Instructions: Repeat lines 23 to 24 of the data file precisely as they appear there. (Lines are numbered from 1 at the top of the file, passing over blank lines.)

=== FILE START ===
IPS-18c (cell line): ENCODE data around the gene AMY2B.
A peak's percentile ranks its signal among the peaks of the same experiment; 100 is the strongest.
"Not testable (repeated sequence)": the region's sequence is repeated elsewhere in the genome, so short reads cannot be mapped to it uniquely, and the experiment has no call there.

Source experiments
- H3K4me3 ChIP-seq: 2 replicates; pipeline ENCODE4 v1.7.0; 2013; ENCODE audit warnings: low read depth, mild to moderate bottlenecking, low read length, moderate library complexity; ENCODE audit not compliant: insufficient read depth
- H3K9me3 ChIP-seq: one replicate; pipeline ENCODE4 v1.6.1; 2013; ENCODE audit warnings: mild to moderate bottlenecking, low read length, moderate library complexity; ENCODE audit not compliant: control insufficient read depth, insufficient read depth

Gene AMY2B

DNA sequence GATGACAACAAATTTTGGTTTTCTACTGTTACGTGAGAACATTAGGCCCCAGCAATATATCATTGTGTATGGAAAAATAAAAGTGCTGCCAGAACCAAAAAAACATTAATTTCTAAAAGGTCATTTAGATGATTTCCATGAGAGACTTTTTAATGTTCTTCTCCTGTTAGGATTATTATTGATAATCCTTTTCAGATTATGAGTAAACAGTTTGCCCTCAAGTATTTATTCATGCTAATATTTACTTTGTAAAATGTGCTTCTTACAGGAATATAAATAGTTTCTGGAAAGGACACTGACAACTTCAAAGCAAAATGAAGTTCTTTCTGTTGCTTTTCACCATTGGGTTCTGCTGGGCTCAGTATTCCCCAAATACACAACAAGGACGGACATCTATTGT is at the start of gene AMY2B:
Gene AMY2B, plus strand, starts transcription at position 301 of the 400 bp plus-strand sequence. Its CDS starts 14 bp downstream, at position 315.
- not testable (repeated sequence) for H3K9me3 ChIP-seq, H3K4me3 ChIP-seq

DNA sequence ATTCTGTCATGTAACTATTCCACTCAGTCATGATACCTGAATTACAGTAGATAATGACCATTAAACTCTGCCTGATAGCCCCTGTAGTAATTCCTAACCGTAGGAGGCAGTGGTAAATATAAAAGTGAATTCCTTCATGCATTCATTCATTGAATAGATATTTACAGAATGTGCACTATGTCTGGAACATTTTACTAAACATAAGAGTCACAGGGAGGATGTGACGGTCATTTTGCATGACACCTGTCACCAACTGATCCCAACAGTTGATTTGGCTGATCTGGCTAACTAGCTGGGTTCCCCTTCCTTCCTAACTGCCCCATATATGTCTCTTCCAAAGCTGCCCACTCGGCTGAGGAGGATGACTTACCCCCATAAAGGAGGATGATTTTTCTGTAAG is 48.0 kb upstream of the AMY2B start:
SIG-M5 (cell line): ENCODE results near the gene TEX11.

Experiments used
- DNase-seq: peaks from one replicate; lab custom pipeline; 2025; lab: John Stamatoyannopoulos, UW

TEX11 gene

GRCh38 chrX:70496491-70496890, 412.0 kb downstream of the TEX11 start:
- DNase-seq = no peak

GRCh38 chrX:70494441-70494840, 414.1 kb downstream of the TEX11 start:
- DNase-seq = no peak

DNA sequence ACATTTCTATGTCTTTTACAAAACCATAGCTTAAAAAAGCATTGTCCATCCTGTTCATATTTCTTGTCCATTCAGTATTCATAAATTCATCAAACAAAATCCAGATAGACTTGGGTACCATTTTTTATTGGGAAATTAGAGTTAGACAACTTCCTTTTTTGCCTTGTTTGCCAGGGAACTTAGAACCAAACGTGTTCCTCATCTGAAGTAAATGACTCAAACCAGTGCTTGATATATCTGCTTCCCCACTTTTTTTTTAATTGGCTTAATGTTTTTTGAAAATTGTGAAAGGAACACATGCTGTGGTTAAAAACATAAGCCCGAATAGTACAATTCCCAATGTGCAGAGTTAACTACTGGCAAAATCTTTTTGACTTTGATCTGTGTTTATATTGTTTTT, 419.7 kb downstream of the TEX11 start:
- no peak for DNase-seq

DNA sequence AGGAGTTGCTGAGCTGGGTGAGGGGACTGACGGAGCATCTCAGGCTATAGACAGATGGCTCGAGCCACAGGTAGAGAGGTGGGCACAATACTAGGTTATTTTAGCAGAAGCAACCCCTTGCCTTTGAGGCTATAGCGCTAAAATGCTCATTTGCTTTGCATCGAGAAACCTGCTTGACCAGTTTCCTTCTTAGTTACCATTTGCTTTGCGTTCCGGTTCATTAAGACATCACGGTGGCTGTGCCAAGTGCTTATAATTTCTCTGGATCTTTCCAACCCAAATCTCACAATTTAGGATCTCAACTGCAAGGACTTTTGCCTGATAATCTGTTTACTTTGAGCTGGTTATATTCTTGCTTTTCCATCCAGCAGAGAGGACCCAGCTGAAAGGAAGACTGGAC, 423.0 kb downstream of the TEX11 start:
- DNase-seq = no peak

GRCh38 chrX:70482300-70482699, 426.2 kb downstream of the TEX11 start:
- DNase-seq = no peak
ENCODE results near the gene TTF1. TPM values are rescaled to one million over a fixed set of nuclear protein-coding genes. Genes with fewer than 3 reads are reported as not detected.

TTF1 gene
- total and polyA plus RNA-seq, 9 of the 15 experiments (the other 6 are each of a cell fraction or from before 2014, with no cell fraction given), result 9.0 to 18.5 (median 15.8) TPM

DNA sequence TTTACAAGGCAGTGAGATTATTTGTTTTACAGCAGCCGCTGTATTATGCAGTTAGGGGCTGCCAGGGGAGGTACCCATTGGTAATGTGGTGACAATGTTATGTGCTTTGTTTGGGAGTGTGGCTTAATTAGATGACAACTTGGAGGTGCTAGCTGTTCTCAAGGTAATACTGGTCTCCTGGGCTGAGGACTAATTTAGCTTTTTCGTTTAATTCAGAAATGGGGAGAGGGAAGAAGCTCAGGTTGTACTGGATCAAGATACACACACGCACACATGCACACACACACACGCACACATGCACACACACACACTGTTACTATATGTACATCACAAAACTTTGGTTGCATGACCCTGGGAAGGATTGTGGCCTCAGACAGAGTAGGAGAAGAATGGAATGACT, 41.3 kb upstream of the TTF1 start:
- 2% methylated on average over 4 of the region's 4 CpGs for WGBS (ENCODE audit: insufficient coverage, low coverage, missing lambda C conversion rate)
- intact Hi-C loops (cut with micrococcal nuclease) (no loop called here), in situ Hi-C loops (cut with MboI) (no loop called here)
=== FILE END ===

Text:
- DNase-seq = no peak

GRCh38 chrX:70482300-70482699, 426.2 kb downstream of the TEX11 start: